Cane, the rendering in only two passages (Isa 43:24; Jer 6:20) of the Hebrews word קָכֶה, kaneh', from which, indeed, the modern term (Chald., Syr., and Arab. essentially the same; Gr. κάννη, Lat. canna) appears to have been derived, signifying properly a reed (as usually translated), i.e. the tall sedgy plant with a hollow stem (from קָכָה, to erect), growing in moist places (1Ki 14:15; Job 40:21; Isa 19:6; Isa 35:7; so Ps 68:31, beast of the reeds [A. V. "multitude of spearmen,"], i.e. the crocodile); also the sweetflag (Eze 27:19; Song 4:14; fully Ex 30:23); also the cultivated reed used as a staff (Eze 29:6; Isa 36:6); hence a measuring reed or rod (Eze 40:3,5; Eze 42:16-19); also a simple stalk of grain (Ge 41:5,22); likewise the upper bone of the arm (Job 31:22); the rod or beam of a balance, put for the balance itself (Isa 46:6); the shaft or stem of the sacred candelabrum (Ex 30:31; Ex 37:17), as well as its branches or tubes (Ex 25:32-33,35, etc.). As the name of a plant, the word designates in Scripture three kinds of the genus A rundo, of which we accordingly give here a detailed description.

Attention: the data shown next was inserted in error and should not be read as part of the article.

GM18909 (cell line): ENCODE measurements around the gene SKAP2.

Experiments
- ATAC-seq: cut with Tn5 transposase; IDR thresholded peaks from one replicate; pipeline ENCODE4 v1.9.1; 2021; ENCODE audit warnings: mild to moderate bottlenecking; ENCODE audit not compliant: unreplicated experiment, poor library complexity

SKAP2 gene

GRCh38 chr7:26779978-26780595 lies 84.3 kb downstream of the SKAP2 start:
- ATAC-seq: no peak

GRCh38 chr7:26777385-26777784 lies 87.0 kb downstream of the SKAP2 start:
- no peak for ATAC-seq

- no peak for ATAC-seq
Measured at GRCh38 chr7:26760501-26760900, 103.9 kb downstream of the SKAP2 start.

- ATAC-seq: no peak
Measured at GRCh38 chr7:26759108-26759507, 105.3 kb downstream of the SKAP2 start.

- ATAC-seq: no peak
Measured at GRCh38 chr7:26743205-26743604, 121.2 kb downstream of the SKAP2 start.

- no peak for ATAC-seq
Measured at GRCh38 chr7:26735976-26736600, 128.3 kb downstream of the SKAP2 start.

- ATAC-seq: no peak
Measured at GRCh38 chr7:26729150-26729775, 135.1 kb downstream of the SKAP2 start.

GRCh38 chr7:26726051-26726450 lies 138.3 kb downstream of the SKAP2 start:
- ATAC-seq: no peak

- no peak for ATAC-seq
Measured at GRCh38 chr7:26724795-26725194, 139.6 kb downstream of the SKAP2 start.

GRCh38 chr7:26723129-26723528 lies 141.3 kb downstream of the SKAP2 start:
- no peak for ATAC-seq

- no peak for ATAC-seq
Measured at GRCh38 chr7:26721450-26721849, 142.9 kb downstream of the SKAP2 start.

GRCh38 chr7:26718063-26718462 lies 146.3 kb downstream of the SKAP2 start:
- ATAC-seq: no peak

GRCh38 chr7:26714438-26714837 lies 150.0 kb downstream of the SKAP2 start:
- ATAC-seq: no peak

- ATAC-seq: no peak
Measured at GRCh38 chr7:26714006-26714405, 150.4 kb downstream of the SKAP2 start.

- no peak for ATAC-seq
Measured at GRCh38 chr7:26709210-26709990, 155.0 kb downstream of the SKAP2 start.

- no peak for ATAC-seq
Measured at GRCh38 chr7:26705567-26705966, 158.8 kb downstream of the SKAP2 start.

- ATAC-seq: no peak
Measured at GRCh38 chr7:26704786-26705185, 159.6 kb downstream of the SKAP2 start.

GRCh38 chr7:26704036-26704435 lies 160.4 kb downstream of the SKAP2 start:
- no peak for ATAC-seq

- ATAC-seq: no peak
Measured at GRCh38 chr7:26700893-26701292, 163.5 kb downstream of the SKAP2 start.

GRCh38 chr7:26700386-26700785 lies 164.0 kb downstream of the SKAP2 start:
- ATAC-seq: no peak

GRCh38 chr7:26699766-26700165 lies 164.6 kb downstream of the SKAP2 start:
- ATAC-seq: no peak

1. Common Cane. — In most of the passages of the Old Testament the word kaneh seems to be applied strictly to reeds of different kinds growing in waterthat is, to the hollow stems or culms of grasses, which are usually weak, easily shaken about by wind or by water, fragile, and breaking into sharp-pointed splinters. Thus, in 1Ki 14:15, "As a reed is shaken in the water;" Job 40:21, "He lieth in the covert of the reed;" Isa 19:6, "And they shall turn the rivers far away; and the reeds and flags shall wither." Also in Isa 35:7; while in 2Ki 18:21; Isa 36:6; and Eze 29:7, there is reference to the weak and fragile nature of the reed: "Lo, thou trustest in the staff of this broken reed, on Egypt, whereon if a man lean, it will go into his hand, and pierce it." The Greek word κάλαμος appears to have been considered the proper equivalent for the Hebrew kaiehl, being the term used by Matthew (Mt 12:20) when quoting the words of Isaiah (Isa 42:3), "A bruised reed shall he not break." The Greek word Latinized is well known in the forms of calamus and culmus. Both seem to have been derived from the Arabic kalea, signifying a "reed" or "pen," and forming numerous compounds, with the latter signification, in the languages of the East. It also denotes a weaver's reed, and even cuttings of trees for planting or grafting. Or they may all be derived from the Sanscrit kalm, having the same signification. The German halm, and the English haulm, usually applied to the straw or stems of grasses, would seem to have the same origin. The Greek κάλαμος and the Latin calamus were used with as wide a signification as the Oriental kalm, and denoted a reed, the stalk or stem of corn, or any thing made therefrom, as a pen, an arrow, a reed pipe. Κάλαμος is also applied to any plant which is neither shrub, bush (ὕλη), nor tree (δένδρου) (see Liddell and Scott's Greek Lex.). So calamus means' any twig, sprig, or scion (Pliny, 16:14, 24). The term κάλαμος occurs very frequently in the New Testament, and apparently with the same latitude of meaning: thus, in the sense of a reed or culm of a grass, Mt 11:7; Lu 7:24, "A reed shaken by the wind;" of a pen in 3Jo 1:13, "But I will not with pen and ink write unto thee;" Mt 27:29, "Put a reed in his right hand;" ver. 30, "Took the reed and smote him on the head;" and in Mr 15:19, it may mean a reed or twig of any kind. So also in Mt 27:48, and Mr 15:36, where it is said that they filled a sponge with vinegar, and put it on a reed, while in the parallel passage, Joh 19:29, it is said that they filled a sponge with vinegar, and put it upon hyssop, and put it to his mouth; from which it is probable that the term κάλαμος was applied by both the Evangelists to the stem of the plant named hyssop, whatever this may have been, in like manner as Pliny (Joh 24:14, 75) applies the term calamus to the stem of a bramble.